University Hospital Limerick had huge increase in staff and funding before Aoife Johnston’s death, says Taoiseach

Opposition leader highlights ‘dangerous’ recruitment embargo and chaos faced by staff at the hospital on a daily basis

Taoiseach Simon Harris has questioned why services at University Hospital Limerick (UHL) have not improved when it has more emergency department (ED) consultants than any other hospital in the State and the largest increase in investment of any hospital.

“I fully accept that there is a very serious situation in University Hospital Limerick,” he told Sinn Féin leader Mary Lou McDonald, but he said there had been a 42 per cent increase in staffing levels – or 1,100 additional staff appointed – since 2019. There had also been a 44 per cent increase in the hospital’s budget, “and there is no other hospital that has seen that level of increase”.

Ms McDonald had highlighted the inquest into the death of 16-year-old Aoife Johnston, who died in December 2022, and said the chaos at that time is still faced on a daily basis at the hospital, because staff shortages are a huge issue, with 200 vital staff necessary but unable to be hired because of the Government’s “dangerous” recruitment embargo. She called for the embargo to be lifted and 288 additional beds to be provided.

The Sinn Féin leader said that nursing staff were overwhelmed with patients seeking treatment at the time of Ms Johnston’s death and “staff were in an impossible situation due to severity of overcrowding”.


The Taoiseach expressed his deepest sympathies to Ms Johnson’s family, saying “I can’t imagine their pain, their grief, their loss”. He added that the report of the investigation into her death by former chief justice Frank Clarke is due at the end of May.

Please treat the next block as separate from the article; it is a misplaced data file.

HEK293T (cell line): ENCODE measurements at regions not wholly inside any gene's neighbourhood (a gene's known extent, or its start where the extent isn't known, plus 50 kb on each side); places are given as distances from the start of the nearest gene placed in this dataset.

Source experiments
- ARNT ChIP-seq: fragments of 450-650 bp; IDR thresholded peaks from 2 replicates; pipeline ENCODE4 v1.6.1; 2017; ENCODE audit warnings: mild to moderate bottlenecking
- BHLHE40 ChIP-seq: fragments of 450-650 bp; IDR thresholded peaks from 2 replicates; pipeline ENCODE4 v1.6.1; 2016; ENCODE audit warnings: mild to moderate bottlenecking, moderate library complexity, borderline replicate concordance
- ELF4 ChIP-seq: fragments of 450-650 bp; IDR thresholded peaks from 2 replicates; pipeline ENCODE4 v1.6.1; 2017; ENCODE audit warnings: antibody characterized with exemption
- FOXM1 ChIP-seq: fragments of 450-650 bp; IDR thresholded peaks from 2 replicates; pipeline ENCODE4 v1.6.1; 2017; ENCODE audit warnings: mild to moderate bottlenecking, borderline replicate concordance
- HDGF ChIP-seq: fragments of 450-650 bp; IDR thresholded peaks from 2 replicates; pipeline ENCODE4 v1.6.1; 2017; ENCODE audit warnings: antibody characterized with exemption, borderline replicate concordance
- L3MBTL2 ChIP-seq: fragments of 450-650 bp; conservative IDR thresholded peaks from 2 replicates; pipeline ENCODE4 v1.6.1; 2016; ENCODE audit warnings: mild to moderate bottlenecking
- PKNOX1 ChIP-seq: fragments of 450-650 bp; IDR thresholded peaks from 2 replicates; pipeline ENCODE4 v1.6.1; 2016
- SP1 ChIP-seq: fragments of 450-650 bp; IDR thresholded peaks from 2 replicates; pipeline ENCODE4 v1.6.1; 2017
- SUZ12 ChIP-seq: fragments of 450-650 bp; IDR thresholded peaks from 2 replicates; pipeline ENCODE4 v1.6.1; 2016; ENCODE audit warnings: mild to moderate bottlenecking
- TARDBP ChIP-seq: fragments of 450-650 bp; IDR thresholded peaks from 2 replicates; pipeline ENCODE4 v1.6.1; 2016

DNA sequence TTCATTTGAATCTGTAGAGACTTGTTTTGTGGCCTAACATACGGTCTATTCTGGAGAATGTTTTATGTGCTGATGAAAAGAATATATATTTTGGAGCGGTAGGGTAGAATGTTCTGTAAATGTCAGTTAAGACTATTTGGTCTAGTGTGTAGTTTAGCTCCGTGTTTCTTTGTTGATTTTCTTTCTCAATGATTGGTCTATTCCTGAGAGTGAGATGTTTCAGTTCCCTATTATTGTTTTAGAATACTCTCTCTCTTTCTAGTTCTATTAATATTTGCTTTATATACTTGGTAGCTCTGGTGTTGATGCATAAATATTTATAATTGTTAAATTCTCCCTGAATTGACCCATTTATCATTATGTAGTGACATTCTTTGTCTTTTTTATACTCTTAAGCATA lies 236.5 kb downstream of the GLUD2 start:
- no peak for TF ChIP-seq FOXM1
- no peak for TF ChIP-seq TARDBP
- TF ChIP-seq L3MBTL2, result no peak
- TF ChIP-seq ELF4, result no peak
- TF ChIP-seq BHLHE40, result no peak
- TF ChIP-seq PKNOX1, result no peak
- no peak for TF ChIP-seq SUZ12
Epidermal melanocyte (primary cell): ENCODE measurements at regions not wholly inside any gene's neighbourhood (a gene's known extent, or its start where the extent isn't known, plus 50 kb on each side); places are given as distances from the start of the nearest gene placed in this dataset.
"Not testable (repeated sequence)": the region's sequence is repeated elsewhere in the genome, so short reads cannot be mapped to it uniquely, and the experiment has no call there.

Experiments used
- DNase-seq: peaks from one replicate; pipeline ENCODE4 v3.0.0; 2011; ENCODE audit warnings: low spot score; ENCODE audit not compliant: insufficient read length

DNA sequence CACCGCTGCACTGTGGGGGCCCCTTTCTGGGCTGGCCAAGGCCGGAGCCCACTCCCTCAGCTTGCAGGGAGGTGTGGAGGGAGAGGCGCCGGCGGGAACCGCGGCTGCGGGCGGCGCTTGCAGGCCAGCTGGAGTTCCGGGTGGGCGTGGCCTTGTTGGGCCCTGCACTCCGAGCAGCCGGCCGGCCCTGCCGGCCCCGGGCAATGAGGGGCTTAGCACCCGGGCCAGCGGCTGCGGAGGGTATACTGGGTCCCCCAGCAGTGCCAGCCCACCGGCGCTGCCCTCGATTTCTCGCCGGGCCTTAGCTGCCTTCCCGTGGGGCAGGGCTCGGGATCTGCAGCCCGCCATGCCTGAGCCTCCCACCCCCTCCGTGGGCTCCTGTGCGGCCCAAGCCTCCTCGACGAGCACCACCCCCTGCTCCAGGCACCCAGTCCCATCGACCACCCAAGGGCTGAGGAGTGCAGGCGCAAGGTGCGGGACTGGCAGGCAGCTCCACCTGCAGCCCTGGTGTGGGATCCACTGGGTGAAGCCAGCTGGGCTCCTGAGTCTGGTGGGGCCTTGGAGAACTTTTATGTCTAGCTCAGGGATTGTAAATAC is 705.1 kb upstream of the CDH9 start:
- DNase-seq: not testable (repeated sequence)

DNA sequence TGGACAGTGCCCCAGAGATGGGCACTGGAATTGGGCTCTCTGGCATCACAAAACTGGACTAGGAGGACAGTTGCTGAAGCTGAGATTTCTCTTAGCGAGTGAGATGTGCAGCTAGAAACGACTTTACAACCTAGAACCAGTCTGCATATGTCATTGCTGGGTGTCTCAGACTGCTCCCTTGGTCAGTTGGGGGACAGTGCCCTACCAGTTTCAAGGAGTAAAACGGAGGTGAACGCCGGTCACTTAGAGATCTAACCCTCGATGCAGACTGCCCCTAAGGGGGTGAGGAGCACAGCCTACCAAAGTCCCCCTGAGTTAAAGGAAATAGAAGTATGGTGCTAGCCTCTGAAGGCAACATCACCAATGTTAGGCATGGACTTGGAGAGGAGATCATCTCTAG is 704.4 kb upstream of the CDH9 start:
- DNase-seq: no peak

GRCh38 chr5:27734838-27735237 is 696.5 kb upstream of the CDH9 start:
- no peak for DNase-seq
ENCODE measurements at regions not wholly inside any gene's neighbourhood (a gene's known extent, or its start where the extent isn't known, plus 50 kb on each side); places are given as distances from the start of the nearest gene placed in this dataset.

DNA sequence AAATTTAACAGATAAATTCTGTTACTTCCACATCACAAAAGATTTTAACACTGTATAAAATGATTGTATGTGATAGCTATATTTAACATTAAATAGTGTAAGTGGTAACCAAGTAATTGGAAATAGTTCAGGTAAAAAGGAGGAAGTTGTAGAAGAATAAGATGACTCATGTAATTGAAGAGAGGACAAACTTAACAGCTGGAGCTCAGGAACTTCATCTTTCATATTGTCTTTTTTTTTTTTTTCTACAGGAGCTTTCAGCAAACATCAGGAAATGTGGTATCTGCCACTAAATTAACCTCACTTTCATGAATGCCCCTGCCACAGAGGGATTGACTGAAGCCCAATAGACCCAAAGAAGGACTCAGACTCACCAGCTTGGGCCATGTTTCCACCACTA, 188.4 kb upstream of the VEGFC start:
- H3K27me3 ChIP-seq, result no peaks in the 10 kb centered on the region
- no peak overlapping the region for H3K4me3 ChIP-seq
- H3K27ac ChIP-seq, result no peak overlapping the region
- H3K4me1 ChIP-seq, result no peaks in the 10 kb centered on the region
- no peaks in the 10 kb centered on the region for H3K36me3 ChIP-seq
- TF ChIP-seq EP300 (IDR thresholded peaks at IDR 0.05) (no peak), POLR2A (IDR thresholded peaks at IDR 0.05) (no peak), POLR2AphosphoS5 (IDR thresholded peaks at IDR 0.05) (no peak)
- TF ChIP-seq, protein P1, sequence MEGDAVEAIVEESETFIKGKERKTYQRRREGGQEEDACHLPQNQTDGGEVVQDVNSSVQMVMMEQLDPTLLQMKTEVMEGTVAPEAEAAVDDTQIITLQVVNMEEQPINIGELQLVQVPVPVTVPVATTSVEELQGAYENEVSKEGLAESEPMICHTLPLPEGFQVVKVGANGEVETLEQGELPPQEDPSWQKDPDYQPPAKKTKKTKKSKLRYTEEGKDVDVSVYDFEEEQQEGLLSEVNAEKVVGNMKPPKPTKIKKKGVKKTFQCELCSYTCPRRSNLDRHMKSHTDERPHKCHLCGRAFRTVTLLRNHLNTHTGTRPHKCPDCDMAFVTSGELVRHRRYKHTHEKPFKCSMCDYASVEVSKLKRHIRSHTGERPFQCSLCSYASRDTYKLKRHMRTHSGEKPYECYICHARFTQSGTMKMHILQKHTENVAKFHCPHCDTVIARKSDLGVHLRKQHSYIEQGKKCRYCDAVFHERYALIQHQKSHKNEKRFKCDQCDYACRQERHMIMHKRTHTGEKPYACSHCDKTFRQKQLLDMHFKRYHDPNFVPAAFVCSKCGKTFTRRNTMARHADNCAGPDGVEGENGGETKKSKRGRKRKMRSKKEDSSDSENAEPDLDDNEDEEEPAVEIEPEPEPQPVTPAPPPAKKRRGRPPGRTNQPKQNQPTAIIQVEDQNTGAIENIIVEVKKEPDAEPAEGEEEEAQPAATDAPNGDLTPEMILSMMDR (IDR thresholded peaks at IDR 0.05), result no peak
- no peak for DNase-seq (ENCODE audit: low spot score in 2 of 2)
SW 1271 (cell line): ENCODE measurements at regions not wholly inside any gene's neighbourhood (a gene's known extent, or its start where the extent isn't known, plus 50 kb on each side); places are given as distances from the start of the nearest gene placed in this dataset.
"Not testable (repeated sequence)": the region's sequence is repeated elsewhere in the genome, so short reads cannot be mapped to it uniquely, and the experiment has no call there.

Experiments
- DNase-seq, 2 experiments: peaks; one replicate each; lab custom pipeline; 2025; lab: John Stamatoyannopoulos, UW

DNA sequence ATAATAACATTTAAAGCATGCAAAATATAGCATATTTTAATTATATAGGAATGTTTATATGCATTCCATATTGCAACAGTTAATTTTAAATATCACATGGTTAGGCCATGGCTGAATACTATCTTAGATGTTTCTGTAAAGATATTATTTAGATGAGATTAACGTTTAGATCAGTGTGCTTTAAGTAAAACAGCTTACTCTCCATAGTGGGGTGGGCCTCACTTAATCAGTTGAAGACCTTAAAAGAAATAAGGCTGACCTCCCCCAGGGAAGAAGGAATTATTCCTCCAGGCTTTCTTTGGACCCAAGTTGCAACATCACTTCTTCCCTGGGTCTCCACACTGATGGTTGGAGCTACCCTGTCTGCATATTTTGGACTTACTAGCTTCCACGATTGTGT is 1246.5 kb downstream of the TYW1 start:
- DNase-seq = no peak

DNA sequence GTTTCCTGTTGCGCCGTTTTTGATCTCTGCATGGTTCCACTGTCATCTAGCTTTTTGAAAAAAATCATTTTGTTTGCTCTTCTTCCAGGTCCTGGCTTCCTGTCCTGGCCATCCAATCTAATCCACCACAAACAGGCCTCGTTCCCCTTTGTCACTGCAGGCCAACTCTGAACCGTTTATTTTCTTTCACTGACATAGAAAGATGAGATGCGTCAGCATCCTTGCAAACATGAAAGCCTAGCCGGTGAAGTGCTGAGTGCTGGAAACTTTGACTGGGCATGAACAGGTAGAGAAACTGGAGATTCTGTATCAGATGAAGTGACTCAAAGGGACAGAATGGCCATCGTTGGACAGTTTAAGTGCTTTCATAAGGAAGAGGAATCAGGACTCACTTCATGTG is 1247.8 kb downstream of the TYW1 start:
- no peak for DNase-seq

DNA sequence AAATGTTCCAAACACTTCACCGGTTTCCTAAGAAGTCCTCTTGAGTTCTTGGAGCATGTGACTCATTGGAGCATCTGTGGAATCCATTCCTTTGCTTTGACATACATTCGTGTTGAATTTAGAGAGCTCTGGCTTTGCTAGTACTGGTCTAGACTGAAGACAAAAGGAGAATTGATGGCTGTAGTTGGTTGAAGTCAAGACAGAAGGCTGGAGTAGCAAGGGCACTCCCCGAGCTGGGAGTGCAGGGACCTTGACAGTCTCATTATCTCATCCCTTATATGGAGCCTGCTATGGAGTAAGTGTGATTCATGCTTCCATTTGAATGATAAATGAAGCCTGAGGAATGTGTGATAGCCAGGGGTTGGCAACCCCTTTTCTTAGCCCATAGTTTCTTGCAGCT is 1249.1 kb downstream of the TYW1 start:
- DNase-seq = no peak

He pointed out that staffing at the hospital has grown by 1,100 since the end of 2019 and has gone from 2,800 to 3,900 at the end of February. That was a 42 per cent increase, with “161 more doctors, 49 more hospital consultants, 633 more nurses and midwives and 116 health and social care professionals”.

And 2,200 additional staff could be employed in the health service this year, he said.

Mr Harris added that he had raised the issue of safe staffing levels with the HSE. “I’ve been told very categorically in black and white that the extension of safe staffing to emergency departments, to general and specialised medical and surgical settings is fully funded. So I absolutely expect the delivery of the safe staffing levels to EDs in Limerick and other hospitals.” He told Ms McDonald that he would follow up on this and get back to her.

“There have been a number of very difficult issues, and there is a need to do more,” the Taoiseach said, but he insisted there was “no lack of budget or lack of willingness to do more”, and the Minister for Health was planning a number of additional measures to increase capacity.

But, he said, “there is also a need to ask ... when you’re putting that amount of investment into a hospital, why are we not seeing the improvement in patient care?”

Marie O'Halloran

Marie O'Halloran

Marie O'Halloran is Parliamentary Correspondent of The Irish Times